The Request for Proposal (RFP) to which you responded may have ordered a copy of your proposal be submitted to the Defense Contract Audit Agency DCAA Office nearest your location. If you are a new supplier to the government, DCAA may ask for a copy of your long-range plan containing your direct and indirect rate structure. They will verify the rates utilized in your proposal against your LRP, evaluate escalation factors utilized for long term projects and check the math. 

The auditor will ask for copies of major material and travel quotations and insure that government per diem rates are utilized for lodging and meals in the cost proposal. DCAA may also visit your facility and complete a "Pre-award Survey of Prospective Contractor Accounting System" form. 

The survey checks compliance with Cost Accounting Standards 401 and 402 to insure that the company sets up each new government contract on job cost accounting in the identical manner in which it was proposed; in effect identifying direct labor, direct material and other direct costs to each contract monthly and allocating overhead and G and A utilizing the same numerator and denominator relationships upon which the contract was originally estimated.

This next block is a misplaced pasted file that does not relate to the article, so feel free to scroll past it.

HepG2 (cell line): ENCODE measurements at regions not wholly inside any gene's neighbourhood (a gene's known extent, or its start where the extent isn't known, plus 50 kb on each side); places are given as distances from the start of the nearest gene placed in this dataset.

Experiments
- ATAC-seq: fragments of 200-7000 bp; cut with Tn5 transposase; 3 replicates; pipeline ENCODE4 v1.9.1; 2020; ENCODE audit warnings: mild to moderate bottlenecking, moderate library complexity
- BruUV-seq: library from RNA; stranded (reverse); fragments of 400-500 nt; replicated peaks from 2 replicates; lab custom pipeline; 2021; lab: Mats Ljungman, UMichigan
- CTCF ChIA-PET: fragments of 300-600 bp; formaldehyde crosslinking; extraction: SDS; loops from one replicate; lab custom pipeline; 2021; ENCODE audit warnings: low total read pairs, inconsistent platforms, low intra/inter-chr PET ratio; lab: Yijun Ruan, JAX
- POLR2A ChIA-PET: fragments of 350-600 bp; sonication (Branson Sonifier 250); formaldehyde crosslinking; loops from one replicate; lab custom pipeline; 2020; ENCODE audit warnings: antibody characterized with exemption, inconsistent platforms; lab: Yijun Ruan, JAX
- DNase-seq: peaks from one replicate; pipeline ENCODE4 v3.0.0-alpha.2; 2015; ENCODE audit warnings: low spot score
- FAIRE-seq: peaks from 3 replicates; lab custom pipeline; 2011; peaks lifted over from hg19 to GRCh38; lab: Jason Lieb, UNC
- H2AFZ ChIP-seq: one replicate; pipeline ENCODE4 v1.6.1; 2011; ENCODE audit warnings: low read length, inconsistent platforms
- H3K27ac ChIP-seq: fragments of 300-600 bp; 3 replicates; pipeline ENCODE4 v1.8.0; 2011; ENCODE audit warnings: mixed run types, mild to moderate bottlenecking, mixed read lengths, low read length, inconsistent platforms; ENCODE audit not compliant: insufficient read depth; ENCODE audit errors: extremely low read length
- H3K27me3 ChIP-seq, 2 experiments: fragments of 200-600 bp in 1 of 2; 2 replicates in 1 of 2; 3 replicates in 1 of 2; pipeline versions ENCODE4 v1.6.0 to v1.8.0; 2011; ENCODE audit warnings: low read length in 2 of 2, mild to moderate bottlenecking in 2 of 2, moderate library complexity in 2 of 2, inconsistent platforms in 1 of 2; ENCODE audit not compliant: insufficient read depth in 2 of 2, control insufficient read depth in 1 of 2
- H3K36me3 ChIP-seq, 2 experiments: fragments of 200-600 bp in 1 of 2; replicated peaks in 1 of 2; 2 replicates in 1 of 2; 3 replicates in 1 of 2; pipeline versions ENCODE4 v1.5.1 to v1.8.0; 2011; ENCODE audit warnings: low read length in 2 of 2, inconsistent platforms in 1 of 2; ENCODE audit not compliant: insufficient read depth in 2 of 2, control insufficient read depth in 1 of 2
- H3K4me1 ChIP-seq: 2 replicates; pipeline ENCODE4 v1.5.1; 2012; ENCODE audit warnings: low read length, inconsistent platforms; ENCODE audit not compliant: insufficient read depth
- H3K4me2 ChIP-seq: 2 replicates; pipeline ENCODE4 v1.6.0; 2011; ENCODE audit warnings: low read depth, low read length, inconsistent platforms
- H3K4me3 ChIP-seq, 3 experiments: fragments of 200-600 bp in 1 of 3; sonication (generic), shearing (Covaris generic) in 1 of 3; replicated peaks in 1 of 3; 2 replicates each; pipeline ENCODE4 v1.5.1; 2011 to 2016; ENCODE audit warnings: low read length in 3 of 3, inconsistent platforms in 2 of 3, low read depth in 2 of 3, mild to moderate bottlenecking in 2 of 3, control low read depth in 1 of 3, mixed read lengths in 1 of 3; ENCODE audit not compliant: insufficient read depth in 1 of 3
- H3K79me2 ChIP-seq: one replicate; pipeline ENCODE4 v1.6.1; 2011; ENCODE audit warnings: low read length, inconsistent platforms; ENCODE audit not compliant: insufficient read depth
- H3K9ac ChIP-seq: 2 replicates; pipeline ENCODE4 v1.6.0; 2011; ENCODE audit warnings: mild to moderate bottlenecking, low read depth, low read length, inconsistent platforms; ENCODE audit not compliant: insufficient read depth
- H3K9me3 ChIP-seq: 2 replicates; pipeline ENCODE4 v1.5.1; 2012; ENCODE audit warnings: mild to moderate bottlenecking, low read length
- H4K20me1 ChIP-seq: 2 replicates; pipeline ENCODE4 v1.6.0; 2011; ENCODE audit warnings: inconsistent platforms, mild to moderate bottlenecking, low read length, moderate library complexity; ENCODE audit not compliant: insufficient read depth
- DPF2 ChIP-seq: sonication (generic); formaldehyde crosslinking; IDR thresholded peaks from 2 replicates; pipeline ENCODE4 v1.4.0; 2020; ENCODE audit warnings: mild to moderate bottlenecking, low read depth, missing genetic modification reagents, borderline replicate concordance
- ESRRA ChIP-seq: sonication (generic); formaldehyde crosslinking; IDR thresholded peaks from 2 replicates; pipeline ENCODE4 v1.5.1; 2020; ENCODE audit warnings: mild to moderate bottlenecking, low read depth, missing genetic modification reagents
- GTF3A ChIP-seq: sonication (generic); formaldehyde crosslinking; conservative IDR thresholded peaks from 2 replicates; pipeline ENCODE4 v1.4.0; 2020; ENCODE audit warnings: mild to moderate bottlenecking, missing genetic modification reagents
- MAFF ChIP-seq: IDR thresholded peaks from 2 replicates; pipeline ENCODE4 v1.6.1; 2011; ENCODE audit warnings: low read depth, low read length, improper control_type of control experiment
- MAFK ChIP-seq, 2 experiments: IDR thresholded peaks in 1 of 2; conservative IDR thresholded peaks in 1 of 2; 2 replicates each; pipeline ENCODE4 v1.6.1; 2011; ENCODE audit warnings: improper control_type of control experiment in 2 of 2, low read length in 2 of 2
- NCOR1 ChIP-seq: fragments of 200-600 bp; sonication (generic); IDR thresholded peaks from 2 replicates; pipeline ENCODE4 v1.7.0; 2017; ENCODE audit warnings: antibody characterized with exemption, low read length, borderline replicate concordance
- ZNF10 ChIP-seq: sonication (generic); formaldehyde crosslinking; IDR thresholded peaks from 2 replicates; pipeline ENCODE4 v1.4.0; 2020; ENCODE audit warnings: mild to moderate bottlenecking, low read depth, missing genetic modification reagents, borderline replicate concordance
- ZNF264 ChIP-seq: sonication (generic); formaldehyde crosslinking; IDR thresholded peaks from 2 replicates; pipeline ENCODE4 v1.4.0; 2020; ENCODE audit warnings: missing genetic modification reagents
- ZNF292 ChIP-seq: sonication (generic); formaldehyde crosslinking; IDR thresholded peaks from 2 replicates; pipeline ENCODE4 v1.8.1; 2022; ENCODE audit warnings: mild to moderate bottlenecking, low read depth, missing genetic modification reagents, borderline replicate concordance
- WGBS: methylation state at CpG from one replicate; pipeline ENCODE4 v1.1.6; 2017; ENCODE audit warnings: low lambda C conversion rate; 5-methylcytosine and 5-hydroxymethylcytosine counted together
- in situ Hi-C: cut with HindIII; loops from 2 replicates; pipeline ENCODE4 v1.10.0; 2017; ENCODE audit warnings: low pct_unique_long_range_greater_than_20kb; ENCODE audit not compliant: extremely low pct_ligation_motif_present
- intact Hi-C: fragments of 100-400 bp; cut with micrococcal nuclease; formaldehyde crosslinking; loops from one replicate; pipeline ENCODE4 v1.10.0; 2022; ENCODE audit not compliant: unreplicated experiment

DCAA is paid by PCO’s to perform audits. The audit does not extend to negotiations and at the audit conclusion the auditor files a report with the PCO. The report will contain information on any errors uncovered and findings on the adequacy of the accounting and long range planning systems. 
regarding prices for prospective supplies and services. If the auditor does not offer an exit interview, ask for one. 

Better yet, ask for a copy of the audit report to the PCO. Many DCAA offices will provide a copy to audited contractors. DCAA does not have the authority to direct a proposal revision based on audit findings. An astute contractor will immediately correct any errors found by the auditor in the 
DCAA will not express an opinion on the cost content of the proposal in terms of a value judgment proposal and examine other audit findings in preparation for negotiations.

DCAA is also involved in rate approvals on an ongoing basis. When you elect to change your forward pricing rates DCAA will perform and audit of the reasons for the changes and inform the PCO and ACO of the results. DCAA also gets involved in auditing progress billings and incurred cost submissions in support of contract closeout documentation. GSA officials involve DCAA in auditing schedule application proposals and associated escalation factors for multiple year awards.